It’s what I’ve taken to praying for those who are experiencing tough times: Grace, love and strength for the journey. And then I pray that there is a Great Someone Somewhere to give it to them.

If you click here, you can hear me singing a very rough version of one of my favorite songs (1953) about faith, dedicated to my friend, Sandra: 20120616 165447

This is the mp3 version, for those who cannot open the link above: 6_16_12 4_54 PM


The worst part is when he cocks his head so that their eyes meet and he wonders, even before she answers him, if he has already asked. For a moment, an illusory burst of hope seizing her naive heart, she thinks that maybe it is reversible; maybe he is going to snap out of it.

Then she snaps out of it instead, just in time to hear him ask, for the eleventh time, “So, are you teaching the kids German?”

“Yes, Dad, as much as possible,” she says.

“Well good,” he nods approvingly, “good.”

And though she feels it acutely, like a dagger permanently lodged in her soul, he does not; he has no recollection of what he has lost.

“Francesca” is a response to Lillie McFerrin’s “Five-Sentence Fiction,” and this week’s word, “lost.” Visit her site by clicking on the icon above, where you can enter your own five-sentences and read the clever, moving, creative submissions of other writers.


A wave of deflation

A burgeoning California morning. An abundance; fields actually, of colorful blooms. A camera. Thus began a promising day.

The homeschool field trip to The Flower Fields in Carlsbad left me with time, while my children were attending a workshop, to take in and attempt to capture–in my psyche and in my camera–the intoxicating beauty surrounding me.

Click, click. Smile. Click. Smile. Click, click, click. Smile.

Arriving home, exhausted but happy, I could hardly wait to view my shots. I loaded them up, hit “Import,” and waited. It would be a while. There were hundreds. I pulled up the internet to check out the photos of an award-winning photographer I had met that day, Donna Pegakis.


I was tired. Too tired. Way too tired to view amazing photos expertly massaged into fine art; photos worthy of the awards they had received.

I clicked over to my photos, now loaded, to see if any were keepers. I didn’t get very far before a wave of creative deflation hit me. What had I been thinking? Me, a potential professional photographer down the road? Who was I kidding? Her shots were amazing. Mine paled in comparison, despite the brilliance of the flowers. I took a nap.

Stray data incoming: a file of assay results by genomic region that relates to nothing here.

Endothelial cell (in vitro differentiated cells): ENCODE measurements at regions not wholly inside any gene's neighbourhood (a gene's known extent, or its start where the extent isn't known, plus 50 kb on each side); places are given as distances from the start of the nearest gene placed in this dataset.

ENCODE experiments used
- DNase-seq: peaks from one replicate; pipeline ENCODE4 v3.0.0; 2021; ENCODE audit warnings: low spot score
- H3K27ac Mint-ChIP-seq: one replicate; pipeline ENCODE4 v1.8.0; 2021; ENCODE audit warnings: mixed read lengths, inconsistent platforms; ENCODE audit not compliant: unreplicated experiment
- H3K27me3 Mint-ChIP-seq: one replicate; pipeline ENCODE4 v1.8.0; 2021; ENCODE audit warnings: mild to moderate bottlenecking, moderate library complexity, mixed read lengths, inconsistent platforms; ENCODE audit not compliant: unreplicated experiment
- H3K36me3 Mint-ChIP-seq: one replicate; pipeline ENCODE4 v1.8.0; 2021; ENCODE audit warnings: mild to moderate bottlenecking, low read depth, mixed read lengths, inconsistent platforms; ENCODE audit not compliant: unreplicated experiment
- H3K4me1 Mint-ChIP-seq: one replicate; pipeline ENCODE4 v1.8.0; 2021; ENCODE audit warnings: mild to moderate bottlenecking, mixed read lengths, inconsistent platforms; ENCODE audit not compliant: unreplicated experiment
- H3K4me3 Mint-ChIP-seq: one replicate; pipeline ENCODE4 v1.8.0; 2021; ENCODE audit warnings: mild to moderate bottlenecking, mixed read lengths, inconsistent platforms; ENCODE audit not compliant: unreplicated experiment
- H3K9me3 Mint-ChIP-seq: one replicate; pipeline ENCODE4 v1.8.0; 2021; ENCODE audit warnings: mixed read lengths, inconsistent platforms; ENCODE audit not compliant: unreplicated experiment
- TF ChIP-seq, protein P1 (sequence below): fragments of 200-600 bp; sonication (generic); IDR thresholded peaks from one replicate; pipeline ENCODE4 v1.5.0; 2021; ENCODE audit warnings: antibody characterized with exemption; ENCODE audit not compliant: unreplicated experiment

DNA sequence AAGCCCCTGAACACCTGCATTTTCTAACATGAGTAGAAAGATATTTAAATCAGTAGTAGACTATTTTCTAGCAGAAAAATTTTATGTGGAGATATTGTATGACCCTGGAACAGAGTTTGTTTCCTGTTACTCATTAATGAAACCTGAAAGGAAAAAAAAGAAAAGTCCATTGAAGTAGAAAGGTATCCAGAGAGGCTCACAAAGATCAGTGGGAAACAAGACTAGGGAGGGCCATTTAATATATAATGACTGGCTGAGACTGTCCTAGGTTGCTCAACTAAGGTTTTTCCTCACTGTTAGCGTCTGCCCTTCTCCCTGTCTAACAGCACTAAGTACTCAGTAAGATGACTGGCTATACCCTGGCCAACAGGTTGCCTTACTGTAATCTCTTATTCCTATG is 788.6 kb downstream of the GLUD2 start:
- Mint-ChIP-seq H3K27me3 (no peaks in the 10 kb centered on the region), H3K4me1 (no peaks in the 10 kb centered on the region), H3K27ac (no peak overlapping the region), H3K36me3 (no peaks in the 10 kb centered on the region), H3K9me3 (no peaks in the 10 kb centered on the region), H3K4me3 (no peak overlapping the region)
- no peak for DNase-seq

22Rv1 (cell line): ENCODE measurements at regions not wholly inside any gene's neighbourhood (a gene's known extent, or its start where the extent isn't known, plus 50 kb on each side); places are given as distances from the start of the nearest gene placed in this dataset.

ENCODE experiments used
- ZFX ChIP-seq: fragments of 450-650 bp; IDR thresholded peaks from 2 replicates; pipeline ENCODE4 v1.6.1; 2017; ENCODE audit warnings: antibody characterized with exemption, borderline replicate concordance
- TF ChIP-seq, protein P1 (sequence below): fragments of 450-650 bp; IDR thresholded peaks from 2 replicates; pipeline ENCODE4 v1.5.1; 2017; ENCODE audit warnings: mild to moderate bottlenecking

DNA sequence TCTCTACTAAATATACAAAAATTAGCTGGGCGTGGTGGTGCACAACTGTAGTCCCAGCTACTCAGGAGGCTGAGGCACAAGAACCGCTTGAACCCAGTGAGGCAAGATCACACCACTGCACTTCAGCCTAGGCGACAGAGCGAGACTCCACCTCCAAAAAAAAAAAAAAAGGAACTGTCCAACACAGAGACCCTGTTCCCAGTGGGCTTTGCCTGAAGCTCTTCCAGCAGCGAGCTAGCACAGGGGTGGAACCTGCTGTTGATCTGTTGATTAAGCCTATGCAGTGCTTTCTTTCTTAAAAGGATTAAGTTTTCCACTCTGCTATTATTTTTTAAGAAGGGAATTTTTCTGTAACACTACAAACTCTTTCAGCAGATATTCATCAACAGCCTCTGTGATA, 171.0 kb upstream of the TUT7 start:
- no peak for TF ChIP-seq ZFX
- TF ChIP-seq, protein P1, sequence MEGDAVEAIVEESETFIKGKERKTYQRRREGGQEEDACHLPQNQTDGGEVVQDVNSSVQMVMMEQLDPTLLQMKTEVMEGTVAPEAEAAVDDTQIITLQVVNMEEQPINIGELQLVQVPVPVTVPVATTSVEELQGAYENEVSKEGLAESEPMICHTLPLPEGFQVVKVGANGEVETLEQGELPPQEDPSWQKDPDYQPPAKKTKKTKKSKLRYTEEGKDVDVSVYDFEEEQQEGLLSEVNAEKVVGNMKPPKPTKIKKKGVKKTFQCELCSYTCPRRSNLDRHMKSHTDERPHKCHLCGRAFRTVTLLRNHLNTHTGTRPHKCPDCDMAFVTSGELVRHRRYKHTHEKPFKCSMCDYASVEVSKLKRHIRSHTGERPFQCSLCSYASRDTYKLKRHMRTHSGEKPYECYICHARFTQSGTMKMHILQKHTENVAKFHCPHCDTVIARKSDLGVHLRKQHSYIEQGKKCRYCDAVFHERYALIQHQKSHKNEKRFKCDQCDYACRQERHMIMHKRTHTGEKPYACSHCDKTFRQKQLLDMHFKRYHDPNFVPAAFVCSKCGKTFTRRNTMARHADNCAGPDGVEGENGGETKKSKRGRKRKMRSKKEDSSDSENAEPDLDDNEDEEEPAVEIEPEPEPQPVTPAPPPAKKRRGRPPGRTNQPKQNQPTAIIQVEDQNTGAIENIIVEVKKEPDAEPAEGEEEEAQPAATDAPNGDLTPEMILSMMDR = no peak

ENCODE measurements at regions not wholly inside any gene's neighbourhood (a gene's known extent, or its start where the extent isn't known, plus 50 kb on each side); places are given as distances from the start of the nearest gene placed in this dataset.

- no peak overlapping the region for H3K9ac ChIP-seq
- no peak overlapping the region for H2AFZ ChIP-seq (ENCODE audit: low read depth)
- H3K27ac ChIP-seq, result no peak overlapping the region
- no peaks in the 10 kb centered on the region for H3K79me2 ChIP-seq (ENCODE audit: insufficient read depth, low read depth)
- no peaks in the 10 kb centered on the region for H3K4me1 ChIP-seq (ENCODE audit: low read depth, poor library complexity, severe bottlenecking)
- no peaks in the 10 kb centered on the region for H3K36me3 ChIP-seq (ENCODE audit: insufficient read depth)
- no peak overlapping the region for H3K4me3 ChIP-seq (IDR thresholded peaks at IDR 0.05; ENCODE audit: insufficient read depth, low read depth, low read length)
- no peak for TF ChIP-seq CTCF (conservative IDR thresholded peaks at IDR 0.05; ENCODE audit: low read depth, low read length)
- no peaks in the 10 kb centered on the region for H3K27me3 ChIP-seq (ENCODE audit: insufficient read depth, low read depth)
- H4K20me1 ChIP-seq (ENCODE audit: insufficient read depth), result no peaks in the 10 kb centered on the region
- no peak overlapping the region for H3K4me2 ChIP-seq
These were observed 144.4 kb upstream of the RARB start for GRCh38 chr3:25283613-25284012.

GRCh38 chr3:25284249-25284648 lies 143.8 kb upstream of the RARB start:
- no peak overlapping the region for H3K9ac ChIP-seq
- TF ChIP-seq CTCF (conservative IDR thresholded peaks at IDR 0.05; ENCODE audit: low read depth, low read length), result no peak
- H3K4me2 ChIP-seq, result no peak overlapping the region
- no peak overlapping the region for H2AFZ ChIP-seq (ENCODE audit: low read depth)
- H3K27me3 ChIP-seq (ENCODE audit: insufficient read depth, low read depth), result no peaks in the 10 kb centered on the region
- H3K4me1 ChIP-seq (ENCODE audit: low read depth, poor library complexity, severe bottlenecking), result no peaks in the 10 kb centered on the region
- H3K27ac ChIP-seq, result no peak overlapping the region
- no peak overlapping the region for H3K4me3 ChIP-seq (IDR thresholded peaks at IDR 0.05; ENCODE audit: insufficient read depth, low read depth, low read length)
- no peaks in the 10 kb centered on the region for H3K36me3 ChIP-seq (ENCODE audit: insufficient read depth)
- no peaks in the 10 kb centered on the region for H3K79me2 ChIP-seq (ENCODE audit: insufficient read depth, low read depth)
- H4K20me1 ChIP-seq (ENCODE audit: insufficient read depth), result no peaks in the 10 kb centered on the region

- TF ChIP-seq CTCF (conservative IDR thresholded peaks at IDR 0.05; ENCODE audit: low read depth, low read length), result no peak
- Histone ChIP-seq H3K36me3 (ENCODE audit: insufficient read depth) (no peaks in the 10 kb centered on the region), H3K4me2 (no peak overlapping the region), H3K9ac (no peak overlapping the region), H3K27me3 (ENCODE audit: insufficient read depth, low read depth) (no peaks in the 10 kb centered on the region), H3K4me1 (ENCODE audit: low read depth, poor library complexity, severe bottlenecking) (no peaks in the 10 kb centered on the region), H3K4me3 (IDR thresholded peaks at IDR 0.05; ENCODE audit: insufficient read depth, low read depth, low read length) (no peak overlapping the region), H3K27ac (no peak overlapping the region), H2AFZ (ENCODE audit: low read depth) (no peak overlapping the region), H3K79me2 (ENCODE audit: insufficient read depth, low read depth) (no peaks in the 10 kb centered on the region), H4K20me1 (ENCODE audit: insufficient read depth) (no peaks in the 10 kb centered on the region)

Weeks passed. I received an e-mail from Donna with her newly updated site, and I ignored it.

This. Is. Not. Like. Me. At all. In case you don’t understand. I am not a jealous person. I used to be, but when I decided that being insecure was NOT an option, I eradicated jealousy–seriously (it took many years). I am the kind of person who will compliment a drop-dead gorgeous woman on her calves, her stunning low-cut blouse, or her form-fitting capris. So this fresh round of envy, in response to Donna’s amazing work, depressed me. Still, I ignored it, until I finally decided to look at my shots; not to see if I could out-do my new friend, but to see if any of my shutter clicks matched my vision for them. Lo and behold, since I wasn’t comparing my work with Donna’s; wasn’t letting the atrociously ugly green monster control my thoughts about my aspirations, I found some I loved.

Today I will contact Donna and share this post with her. I will apologize for not responding. I will tell her how her work has inspired me to keep my own creative vision alive–versus comparing it to someone else’s and deciding to quit, or to settle for less than my progressive best.

As for those demons I thought I had wrestled into oblivion? I’ve realized that they are always waiting to rear their formidable heads–especially when I forget to remind myself that my dreams cannot be touched by someone else’s accomplishments. In fact, if I am smart, I will let other people’s genius inspire me to new heights.


The middle, the center, the heart: where all things come into sharp focus; where all truths lie, even the unfathomably painful ones.

A family I love is dealing with heartbreaking truth, and I am struggling with what to offer up, besides the sadness I keep in check.

So if I may ask a little something of you?

If you feel so inclined, will you please leave your words of love and support for Sandra and her family- I know that so many of us have dealt with unearthly pain and loss–and may just have something that will add light to a situation with some of the darkest clouds I’ve seen in a while.

From my heart–from the center of me…thank you.


My friend Jayne Martin turned me on to “Five Sentence Fiction,” which is the brain child of Lillie McFerrin

This week’s prompt: orange

Peter was a handsome neurotic who organized his socks and his freezer using the same alphabetical system. It wasn’t the long, dark hair I found in his bed that did it. I could almost forgive him for giving in to his ex-girlfriend now and again, especially since we weren’t actually “sleeping” together. But I had to draw the line when his obsessions got the better of him, and my patience. He wouldn’t leave the house until he had found a word to rhyme with “orange.”